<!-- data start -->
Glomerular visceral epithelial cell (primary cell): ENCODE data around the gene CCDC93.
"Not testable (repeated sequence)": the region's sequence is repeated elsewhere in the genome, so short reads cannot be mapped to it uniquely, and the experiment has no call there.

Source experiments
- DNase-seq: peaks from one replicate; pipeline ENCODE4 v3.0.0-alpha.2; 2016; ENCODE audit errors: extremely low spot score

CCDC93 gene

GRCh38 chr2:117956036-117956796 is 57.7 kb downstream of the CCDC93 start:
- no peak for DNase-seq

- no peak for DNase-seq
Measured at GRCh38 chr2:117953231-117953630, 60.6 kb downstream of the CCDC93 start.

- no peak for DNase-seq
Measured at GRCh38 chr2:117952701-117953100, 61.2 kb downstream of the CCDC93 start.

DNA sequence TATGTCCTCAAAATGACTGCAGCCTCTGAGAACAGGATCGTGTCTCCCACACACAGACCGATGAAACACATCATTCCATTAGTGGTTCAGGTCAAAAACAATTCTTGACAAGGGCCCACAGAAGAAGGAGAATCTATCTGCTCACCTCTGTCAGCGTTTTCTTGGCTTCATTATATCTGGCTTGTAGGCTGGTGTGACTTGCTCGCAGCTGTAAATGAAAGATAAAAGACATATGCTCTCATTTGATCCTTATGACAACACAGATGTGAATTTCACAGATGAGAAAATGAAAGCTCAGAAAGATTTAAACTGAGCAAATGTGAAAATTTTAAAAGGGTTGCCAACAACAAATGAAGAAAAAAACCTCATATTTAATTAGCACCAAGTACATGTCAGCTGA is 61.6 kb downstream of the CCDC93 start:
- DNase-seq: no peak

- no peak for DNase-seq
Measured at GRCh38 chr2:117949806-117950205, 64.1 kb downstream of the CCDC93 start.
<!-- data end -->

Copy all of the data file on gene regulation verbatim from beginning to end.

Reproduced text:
Glomerular visceral epithelial cell (primary cell): ENCODE data around the gene CCDC93.
"Not testable (repeated sequence)": the region's sequence is repeated elsewhere in the genome, so short reads cannot be mapped to it uniquely, and the experiment has no call there.

Source experiments
- DNase-seq: peaks from one replicate; pipeline ENCODE4 v3.0.0-alpha.2; 2016; ENCODE audit errors: extremely low spot score

CCDC93 gene

GRCh38 chr2:117956036-117956796 is 57.7 kb downstream of the CCDC93 start:
- no peak for DNase-seq

- no peak for DNase-seq
Measured at GRCh38 chr2:117953231-117953630, 60.6 kb downstream of the CCDC93 start.

- no peak for DNase-seq
Measured at GRCh38 chr2:117952701-117953100, 61.2 kb downstream of the CCDC93 start.

DNA sequence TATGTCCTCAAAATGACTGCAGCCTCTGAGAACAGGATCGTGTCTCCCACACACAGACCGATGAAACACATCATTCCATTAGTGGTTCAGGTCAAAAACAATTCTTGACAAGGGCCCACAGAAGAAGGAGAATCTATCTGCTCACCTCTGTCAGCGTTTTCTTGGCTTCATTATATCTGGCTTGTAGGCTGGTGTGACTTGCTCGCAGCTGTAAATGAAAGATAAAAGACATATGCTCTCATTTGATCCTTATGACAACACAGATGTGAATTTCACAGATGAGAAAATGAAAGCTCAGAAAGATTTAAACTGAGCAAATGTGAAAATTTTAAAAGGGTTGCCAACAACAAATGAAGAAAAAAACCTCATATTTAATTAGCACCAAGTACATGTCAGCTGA is 61.6 kb downstream of the CCDC93 start:
- DNase-seq: no peak

- no peak for DNase-seq
Measured at GRCh38 chr2:117949806-117950205, 64.1 kb downstream of the CCDC93 start.